Sunday, October 21, 2007

The Darjeeling Limited, unlimited

Oh how I love Wes Anderson.

As one of my Hollywood gods (others including P.T. Anderson, Ken Adam) the man has never done me wrong. From "Bottle Rocket", through "Rushmore", in the GLORIOUS "Royal Tenenbaums", continuing in "Life Aquatic", the man has shown me he understands movies, movie making, design, character, story, plot, and above all life and growing up in it.

"Darjeeling Limited" continues the Wes Anderson tradition of stories of adults who have never really gotten over their childhood. I'm not going to dwell long on the plot other than to say that there are events that are totally unexpected and tragic, but life affirming at the same time - ie, the movie unfolds much like life. Its a road-movie done Wes Anderson style, just like Life Aquatic was a documentary, and Rushmore a coming-of-age story.

Its worth noting that Anderson continues his virtuoso understanding of design in this movie. There is not a single shot that is not laid out perfectly, and some of the images are so stunning that I almost hyper ventilated (and exaggeration, but you know what I mean). A couple of the shots that stick in my mind. One is where Jason Schwartzman's character Jack leans out the window of the train and sees (the BEAUTIFUL) Amara Kara's Rita. The exteriors were shot at night, with minimal lighting. What you see is a perfectly midnight blue sky, with black silhouettes of trees flying by, and only the looks on Jack and Rita's faces to tell the story. Another is during the funeral - a great slo-mo tracking shot that follows the brothers until they get into a car, where it cuts to a different funeral, at a different time. Gorgeous.

And the love of design doesn't stop with the shot choices - all kudos go to production designer Mark Friedberg; the costumes, while not being as gaudy as Elizabeth's, are made in beautiful colors and shot with all the vibrancy a camera can muster. Of special note is the luggage each of the boys is carrying - I would love to have any of these pieces. They are Mark Jacobs for Louis Vuitton, but more importantly, they have a jungle design by the directors brother Eric Anderson - who, if you know Wes Anderson films, was responsible for the paintings you see in Royal Tenenbaums. The font used on them is the standard Wes Anderson font as well - a great touch.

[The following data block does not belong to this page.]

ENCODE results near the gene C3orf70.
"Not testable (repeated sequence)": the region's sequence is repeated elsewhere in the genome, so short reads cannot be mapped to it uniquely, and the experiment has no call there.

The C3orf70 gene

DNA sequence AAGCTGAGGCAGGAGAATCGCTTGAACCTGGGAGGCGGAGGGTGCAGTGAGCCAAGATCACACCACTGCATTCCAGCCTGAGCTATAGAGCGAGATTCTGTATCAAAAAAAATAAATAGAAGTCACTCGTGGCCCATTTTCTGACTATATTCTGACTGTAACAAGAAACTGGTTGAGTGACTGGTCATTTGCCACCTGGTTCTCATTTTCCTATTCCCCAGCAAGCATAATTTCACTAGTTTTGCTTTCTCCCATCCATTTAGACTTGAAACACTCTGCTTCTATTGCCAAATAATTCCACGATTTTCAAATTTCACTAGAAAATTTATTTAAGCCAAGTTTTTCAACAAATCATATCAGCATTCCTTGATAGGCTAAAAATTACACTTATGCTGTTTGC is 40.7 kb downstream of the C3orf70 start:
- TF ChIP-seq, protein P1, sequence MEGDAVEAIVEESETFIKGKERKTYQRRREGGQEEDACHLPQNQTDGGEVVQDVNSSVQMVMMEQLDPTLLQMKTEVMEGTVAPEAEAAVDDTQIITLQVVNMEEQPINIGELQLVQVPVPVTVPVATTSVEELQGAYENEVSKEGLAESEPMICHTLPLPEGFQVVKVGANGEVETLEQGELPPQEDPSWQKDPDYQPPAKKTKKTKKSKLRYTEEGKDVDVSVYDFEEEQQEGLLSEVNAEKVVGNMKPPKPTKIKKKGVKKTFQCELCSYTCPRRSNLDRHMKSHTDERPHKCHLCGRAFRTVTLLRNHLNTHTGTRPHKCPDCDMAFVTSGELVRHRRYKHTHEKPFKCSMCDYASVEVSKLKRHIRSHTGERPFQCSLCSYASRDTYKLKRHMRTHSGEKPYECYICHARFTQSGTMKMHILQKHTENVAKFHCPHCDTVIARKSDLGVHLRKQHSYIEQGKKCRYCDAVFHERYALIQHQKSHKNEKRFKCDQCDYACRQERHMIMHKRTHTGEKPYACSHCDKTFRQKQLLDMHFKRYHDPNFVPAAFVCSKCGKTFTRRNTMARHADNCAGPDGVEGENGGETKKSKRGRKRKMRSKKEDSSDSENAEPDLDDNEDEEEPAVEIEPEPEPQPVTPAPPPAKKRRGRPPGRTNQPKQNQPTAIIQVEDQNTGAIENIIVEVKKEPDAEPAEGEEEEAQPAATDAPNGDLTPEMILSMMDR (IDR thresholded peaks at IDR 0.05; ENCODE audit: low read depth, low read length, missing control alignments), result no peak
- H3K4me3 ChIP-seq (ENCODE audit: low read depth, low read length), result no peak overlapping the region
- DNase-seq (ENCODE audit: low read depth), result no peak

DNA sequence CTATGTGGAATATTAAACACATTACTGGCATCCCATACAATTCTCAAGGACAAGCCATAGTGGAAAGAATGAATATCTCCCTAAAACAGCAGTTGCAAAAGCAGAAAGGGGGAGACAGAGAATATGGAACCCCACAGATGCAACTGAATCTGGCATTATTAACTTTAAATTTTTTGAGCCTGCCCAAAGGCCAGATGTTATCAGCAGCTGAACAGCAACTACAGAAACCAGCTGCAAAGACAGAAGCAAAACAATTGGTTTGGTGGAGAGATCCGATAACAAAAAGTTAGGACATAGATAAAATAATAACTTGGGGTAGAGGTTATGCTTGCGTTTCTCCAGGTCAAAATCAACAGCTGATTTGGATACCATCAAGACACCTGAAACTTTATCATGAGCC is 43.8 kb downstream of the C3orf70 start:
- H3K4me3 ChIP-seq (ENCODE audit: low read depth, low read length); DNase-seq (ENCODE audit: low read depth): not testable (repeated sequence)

The last thing I want to comment on is the acting. It is letter perfect - the addition of Adrian Brody to Wes' usual cast added a great element of pathos, Owen Wilson was nicely restrained (and I always like him best in Wes movies), and Jason Schwartzman can do no wrong by me - I've loved him in everything I've ever seen him in (one day I'll do a retro review of Marie Antoinette, one of the most underrated movies in the last 10 years). Irfan Khan is perfect as a distraught father who never gets a single line in English, but who provokes immense sympathy regardless. Waris Ahluwalia, who you might remember from "Life Aquatic", is great as a chief steward that gets fed up with the boys acting like children. Amara Karan, in her first major role, is beautiful, a little naughty, very real, and delivers a wonderful nuanced performance - I hope this film will introduce her to a wider audience, and get her some more work! A special shout out should go to Anjelica Huston and Bill Murrary, who are HUGE actors who play small roles, and in Anjelica's case, very against type.

So enough gushing from me. Go see The Darjeeling Limited already.

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